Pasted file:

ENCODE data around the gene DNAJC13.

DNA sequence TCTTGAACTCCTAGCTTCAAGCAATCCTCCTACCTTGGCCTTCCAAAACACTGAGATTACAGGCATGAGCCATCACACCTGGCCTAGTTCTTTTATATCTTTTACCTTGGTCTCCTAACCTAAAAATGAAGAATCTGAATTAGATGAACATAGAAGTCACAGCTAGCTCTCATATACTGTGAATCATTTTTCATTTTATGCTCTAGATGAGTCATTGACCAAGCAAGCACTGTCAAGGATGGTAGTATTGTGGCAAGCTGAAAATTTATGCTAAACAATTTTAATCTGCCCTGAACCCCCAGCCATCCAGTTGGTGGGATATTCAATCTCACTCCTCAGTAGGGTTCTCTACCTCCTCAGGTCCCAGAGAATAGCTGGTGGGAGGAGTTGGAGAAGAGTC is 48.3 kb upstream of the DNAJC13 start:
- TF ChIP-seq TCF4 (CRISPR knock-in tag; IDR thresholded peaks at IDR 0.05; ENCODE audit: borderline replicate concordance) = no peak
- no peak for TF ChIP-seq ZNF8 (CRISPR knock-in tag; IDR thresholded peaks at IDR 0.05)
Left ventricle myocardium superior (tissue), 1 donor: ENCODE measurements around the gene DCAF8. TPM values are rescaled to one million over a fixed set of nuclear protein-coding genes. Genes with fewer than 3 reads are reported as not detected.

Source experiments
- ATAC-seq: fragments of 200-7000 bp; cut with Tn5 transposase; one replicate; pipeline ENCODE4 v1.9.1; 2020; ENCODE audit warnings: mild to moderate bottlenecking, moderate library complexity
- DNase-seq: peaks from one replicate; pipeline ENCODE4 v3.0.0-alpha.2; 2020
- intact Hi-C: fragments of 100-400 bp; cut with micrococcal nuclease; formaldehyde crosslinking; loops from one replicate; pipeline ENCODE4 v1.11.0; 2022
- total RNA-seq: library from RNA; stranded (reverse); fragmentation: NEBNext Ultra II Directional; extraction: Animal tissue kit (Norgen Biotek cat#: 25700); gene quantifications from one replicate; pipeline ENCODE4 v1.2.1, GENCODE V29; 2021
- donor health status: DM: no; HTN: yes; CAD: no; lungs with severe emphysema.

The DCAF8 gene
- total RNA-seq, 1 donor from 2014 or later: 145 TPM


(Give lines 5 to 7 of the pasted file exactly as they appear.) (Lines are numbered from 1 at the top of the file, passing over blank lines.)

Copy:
Left ventricle myocardium superior (tissue), 1 donor: ENCODE measurements around the gene DCAF8. TPM values are rescaled to one million over a fixed set of nuclear protein-coding genes. Genes with fewer than 3 reads are reported as not detected.

Source experiments
- ATAC-seq: fragments of 200-7000 bp; cut with Tn5 transposase; one replicate; pipeline ENCODE4 v1.9.1; 2020; ENCODE audit warnings: mild to moderate bottlenecking, moderate library complexity